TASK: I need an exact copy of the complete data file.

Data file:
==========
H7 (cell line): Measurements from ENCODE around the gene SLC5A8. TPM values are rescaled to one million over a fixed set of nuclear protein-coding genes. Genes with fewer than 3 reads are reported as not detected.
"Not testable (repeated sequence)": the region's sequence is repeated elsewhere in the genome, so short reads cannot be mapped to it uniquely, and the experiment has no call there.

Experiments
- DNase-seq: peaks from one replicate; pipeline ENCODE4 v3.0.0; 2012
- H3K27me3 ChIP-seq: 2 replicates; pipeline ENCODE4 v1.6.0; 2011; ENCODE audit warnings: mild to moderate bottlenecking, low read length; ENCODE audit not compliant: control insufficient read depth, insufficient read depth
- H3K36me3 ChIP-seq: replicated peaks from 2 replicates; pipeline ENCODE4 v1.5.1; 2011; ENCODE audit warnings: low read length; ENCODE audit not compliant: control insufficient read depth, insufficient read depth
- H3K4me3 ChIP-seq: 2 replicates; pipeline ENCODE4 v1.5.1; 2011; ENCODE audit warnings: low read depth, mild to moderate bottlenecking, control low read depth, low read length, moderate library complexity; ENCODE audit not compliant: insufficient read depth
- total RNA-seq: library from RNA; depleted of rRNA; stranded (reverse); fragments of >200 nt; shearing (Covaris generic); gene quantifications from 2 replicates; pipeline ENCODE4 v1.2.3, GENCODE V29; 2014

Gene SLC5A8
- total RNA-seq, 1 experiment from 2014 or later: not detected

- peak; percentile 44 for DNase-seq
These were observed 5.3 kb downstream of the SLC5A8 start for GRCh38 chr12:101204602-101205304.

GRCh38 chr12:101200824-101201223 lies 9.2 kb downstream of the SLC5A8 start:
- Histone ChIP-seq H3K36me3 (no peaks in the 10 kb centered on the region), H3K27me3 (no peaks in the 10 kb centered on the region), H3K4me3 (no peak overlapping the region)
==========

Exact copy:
H7 (cell line): Measurements from ENCODE around the gene SLC5A8. TPM values are rescaled to one million over a fixed set of nuclear protein-coding genes. Genes with fewer than 3 reads are reported as not detected.
"Not testable (repeated sequence)": the region's sequence is repeated elsewhere in the genome, so short reads cannot be mapped to it uniquely, and the experiment has no call there.

Experiments
- DNase-seq: peaks from one replicate; pipeline ENCODE4 v3.0.0; 2012
- H3K27me3 ChIP-seq: 2 replicates; pipeline ENCODE4 v1.6.0; 2011; ENCODE audit warnings: mild to moderate bottlenecking, low read length; ENCODE audit not compliant: control insufficient read depth, insufficient read depth
- H3K36me3 ChIP-seq: replicated peaks from 2 replicates; pipeline ENCODE4 v1.5.1; 2011; ENCODE audit warnings: low read length; ENCODE audit not compliant: control insufficient read depth, insufficient read depth
- H3K4me3 ChIP-seq: 2 replicates; pipeline ENCODE4 v1.5.1; 2011; ENCODE audit warnings: low read depth, mild to moderate bottlenecking, control low read depth, low read length, moderate library complexity; ENCODE audit not compliant: insufficient read depth
- total RNA-seq: library from RNA; depleted of rRNA; stranded (reverse); fragments of >200 nt; shearing (Covaris generic); gene quantifications from 2 replicates; pipeline ENCODE4 v1.2.3, GENCODE V29; 2014

Gene SLC5A8
- total RNA-seq, 1 experiment from 2014 or later: not detected

- peak; percentile 44 for DNase-seq
These were observed 5.3 kb downstream of the SLC5A8 start for GRCh38 chr12:101204602-101205304.

GRCh38 chr12:101200824-101201223 lies 9.2 kb downstream of the SLC5A8 start:
- Histone ChIP-seq H3K36me3 (no peaks in the 10 kb centered on the region), H3K27me3 (no peaks in the 10 kb centered on the region), H3K4me3 (no peak overlapping the region)